Amit Kumar replies: The ongoing Ukrainian crisis has thrown open new challenges before the international community in this era of globalisation. The realities of the current era are not the same as the realities of the Cold War era, when the inter-linkages between the rival blocs were not as defining as they are today among the major contending stakeholders at the world stage. Today, rivals are also key economic partners. One of the important stakeholders in the Ukrainian crisis, the European Union (EU), is the biggest customer for Russian oil and gas. The Ukrainian crisis is to be viewed in this parlance along with the old fashioned quest for domination or power-politics in the Morgenthauian sense. President Vladimir Putin’s efforts for restoring Russia’s position in the international arena is largely a fall out of the West’s insensitivity towards the legitimate security interests of Russia and its resurgence as a great power which it was for most part of history given its position as world's geopolitical heartland.
The world today is besieged with many conflicts having the potential to go out of hand if the current trend continues. But then what is the current trend? The economic interdependence between and among nations has discouraged them to take sides openly. The equation today at the world stage is very fluid. No two countries hold the same view on various international issues unlike in the Cold War era when the battle lines were very clear. This entails two things: (a) greater propensity to change the status quo in one’s own favour, for e.g., Russia’s bid to annex Crimea and the Sino-Japan desperation over the Diaoyu-Senkaku Islands (b) economic interdependence has emerged as the second strong deterrent force along with the nuclear deterrent.
Situating the Ukrainian crisis in the above context, few conclusions can be drawn:
1. The EU has emerged as an effective foreign policy actor and can stand up to Russia. However, the trade relations between the EU and Russia restrict the options for the EU.
2. The use of sanctions as a tool will not work against robust economies like Russia and China, and this limits the US role as a preeminent global power.
3. Emerging powers like Russia may challenge the US-led world order in an increasingly economically interdependent and politically fragmented world order. New alliances could emerge as the undercurrent against the US domination is strong. The growing understanding between Russia and China, as evident in the current Ukrainian crisis in China’s ambivalence towards the Russian aggression, could pose serious challenges before the US. The world could see more of such crisis in times to come.
4. The US faces the dilemma of acting tough or working towards finding a diplomatic solution. The first option does not look feasible given the US preoccupation in many other parts of the world and its reluctance in recent years to get directly involved in conflict theatres. But from this flows the US dilemma, for failure to send strong signals to Russia will only bolster the Iranians, Syrians and others.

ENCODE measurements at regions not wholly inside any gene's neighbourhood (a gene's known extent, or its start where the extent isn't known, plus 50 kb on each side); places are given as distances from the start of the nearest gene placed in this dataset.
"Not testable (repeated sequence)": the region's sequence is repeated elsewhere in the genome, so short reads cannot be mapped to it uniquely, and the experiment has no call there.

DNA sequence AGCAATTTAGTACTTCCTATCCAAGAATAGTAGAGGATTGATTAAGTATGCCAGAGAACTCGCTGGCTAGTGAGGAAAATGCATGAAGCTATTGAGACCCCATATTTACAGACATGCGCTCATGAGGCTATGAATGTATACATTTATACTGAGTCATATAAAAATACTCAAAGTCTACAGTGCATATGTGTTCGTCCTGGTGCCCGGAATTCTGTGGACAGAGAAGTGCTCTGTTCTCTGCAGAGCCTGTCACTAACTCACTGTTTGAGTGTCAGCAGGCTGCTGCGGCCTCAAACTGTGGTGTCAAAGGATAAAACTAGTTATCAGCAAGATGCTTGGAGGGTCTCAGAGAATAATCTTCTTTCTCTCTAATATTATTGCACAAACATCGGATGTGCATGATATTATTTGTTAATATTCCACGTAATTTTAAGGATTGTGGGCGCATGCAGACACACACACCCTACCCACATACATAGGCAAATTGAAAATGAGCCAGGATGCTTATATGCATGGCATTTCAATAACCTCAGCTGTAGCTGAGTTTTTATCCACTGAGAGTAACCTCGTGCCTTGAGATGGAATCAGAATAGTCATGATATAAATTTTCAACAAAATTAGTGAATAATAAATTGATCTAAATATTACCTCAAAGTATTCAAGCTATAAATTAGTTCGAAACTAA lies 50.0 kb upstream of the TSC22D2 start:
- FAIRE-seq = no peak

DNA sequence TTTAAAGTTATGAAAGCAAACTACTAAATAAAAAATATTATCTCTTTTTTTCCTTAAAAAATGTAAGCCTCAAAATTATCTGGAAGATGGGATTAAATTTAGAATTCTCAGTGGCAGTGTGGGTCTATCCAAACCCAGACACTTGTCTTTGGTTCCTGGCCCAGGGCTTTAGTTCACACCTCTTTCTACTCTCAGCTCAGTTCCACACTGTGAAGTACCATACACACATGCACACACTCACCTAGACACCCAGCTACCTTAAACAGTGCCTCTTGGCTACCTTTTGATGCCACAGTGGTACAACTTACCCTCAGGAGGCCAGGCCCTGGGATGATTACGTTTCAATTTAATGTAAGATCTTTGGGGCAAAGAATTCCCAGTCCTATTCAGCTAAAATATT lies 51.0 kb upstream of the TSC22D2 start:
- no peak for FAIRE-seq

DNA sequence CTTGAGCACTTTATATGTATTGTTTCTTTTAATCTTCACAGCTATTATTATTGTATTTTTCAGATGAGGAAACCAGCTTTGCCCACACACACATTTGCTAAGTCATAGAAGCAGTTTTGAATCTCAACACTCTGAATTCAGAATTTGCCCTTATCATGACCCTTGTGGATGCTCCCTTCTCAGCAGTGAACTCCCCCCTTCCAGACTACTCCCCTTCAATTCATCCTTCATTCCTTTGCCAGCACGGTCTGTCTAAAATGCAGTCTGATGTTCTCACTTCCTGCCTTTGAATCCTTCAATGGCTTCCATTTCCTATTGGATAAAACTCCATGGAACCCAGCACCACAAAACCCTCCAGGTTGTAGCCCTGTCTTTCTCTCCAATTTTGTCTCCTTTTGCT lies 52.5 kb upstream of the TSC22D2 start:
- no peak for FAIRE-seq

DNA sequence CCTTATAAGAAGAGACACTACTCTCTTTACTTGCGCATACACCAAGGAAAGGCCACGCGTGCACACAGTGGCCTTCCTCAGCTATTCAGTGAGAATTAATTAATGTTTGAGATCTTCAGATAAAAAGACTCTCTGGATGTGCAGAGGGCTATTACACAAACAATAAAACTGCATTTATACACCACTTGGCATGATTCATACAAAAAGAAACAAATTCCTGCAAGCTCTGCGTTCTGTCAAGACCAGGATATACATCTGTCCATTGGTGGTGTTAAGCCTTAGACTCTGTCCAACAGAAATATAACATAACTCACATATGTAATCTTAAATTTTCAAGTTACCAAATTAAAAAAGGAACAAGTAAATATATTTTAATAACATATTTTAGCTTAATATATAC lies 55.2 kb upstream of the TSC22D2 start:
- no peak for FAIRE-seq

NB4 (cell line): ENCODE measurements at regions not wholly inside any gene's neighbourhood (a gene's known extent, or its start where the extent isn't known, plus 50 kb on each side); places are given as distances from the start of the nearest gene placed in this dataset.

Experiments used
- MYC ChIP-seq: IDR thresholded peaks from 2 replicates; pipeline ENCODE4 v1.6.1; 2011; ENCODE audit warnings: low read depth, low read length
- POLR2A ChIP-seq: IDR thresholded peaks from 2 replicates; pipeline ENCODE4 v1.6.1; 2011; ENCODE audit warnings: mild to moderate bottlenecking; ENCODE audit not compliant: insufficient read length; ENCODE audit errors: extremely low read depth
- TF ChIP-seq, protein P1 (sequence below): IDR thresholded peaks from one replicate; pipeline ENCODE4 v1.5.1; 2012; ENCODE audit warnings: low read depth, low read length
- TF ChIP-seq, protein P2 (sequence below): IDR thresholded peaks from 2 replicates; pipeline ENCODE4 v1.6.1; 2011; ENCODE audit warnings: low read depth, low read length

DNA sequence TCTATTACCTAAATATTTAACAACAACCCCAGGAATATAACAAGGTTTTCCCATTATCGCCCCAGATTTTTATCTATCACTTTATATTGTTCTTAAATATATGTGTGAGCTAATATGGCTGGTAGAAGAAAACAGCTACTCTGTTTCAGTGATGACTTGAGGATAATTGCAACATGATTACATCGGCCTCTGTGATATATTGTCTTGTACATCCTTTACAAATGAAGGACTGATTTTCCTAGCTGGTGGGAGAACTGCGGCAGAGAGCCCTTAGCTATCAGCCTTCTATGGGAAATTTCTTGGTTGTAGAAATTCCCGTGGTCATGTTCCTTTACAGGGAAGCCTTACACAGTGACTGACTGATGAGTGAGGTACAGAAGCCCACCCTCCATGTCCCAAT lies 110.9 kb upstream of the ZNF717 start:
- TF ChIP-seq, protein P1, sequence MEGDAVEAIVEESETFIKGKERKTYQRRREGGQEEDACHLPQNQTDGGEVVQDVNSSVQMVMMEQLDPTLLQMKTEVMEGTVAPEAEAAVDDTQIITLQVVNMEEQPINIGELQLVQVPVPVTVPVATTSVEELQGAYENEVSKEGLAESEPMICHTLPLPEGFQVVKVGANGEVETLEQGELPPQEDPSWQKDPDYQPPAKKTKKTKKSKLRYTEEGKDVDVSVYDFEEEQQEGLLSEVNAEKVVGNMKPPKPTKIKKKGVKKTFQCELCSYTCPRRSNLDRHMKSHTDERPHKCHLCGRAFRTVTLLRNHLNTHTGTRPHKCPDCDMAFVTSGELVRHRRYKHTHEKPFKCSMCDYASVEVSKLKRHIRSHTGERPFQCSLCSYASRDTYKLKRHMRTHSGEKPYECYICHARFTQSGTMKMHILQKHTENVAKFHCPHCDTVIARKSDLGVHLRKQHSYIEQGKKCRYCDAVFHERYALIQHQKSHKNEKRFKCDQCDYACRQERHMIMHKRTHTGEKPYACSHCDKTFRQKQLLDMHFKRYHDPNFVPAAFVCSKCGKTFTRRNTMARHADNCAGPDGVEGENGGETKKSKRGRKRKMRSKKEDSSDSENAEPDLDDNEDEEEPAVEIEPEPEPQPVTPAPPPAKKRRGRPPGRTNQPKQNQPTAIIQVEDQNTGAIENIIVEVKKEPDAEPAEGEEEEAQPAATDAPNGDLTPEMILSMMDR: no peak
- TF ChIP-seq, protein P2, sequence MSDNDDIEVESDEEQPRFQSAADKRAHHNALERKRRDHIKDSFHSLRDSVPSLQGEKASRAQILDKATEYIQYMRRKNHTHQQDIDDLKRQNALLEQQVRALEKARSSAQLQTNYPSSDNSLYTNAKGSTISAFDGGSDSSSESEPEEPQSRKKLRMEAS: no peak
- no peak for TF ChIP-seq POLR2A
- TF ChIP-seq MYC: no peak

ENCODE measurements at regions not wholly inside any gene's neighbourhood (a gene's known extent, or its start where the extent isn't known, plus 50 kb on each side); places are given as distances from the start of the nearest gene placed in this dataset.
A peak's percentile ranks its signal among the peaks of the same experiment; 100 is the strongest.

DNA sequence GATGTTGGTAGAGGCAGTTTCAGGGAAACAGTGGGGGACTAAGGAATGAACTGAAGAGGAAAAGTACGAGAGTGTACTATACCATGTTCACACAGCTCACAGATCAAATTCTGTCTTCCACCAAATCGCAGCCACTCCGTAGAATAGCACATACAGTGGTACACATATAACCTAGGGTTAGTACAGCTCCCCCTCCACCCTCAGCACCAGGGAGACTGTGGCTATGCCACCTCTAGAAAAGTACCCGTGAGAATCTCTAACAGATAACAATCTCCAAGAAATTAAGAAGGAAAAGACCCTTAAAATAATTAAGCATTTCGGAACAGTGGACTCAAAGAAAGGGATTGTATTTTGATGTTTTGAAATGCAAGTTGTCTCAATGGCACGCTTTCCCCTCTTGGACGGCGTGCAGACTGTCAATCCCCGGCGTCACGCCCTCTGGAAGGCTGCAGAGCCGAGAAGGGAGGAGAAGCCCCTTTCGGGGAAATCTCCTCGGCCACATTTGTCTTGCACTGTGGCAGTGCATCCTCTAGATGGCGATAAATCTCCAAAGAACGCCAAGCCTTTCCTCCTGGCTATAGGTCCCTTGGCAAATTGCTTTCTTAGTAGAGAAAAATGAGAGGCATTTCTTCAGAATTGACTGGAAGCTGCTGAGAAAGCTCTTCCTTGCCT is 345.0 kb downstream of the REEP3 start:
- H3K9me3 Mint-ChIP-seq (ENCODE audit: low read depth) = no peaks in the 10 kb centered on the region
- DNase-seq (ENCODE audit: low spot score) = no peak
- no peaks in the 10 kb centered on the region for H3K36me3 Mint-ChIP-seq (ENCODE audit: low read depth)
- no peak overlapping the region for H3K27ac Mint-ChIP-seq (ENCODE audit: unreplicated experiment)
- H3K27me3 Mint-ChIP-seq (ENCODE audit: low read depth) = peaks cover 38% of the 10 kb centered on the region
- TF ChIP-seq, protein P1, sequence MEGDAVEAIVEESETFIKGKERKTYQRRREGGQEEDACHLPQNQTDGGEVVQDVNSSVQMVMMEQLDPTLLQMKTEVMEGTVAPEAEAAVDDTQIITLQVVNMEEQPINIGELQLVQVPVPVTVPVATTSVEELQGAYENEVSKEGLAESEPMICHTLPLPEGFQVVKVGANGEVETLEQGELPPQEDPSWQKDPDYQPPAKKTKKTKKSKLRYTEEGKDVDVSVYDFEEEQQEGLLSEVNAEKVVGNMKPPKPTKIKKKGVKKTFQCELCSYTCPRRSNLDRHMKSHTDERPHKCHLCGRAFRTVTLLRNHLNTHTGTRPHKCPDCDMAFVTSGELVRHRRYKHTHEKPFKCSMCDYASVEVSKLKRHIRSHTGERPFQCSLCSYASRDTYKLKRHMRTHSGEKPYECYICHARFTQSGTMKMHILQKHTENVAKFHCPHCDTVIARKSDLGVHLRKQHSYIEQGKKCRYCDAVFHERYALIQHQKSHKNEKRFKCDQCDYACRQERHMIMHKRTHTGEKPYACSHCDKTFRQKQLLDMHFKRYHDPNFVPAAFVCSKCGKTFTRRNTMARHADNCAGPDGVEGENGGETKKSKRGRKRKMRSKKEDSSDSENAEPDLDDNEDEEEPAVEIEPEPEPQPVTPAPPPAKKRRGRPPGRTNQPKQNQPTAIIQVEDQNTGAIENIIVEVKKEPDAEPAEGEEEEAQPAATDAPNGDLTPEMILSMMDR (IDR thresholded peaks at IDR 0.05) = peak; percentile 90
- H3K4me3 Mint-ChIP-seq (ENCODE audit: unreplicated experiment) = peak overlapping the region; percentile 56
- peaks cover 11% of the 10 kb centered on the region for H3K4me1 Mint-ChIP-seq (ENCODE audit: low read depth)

Implications for India:
India so far has tried to maintain a balanced position on the issue. If Russia is the most trusted ally, the European Union is India’s largest trading partner. India like China seems to be standing by Russia, albeit with some reservations. In the long-term, following could be some of the key issues of concern for India:
1) India’s worry is over the fate of Ukraine’s military industrial complex which plays an instrumental role in the modernisation of its air force. Russia also uses Ukrainian military facilities which provide engines for military helicopters of Russian origin. The previous regime saw rapid strides in defence cooperation between the two countries.
2) International oil and gas prices would go up in a conflict situation. It will adversely affect India as it is dependent on imports for its energy needs. This will pressure the rupee and may lead to a rise in the current account deficit.
3) Safety of Indian nationals - According to the Indian Ministry of External Affairs release, there are more than 5,000 Indian nationals, including about 4,000 students, living in different parts of Ukraine.
4) India and Ukraine have signed a vast array of MoUs and agreements in diverse fields; the fate of which is now uncertain.
5) Finally, a strong Russian reaction to the Ukrainian crisis could put India in a somewhat tricky situation. On one hand, it would be difficult for India to endorse Crimea’s secession to Russia based on referendum given India’s long held stance on J&K; on the other, should the crisis deepen, leaving Russia in a lurch would be tantamount to betrayal.
Posted on April 1, 2014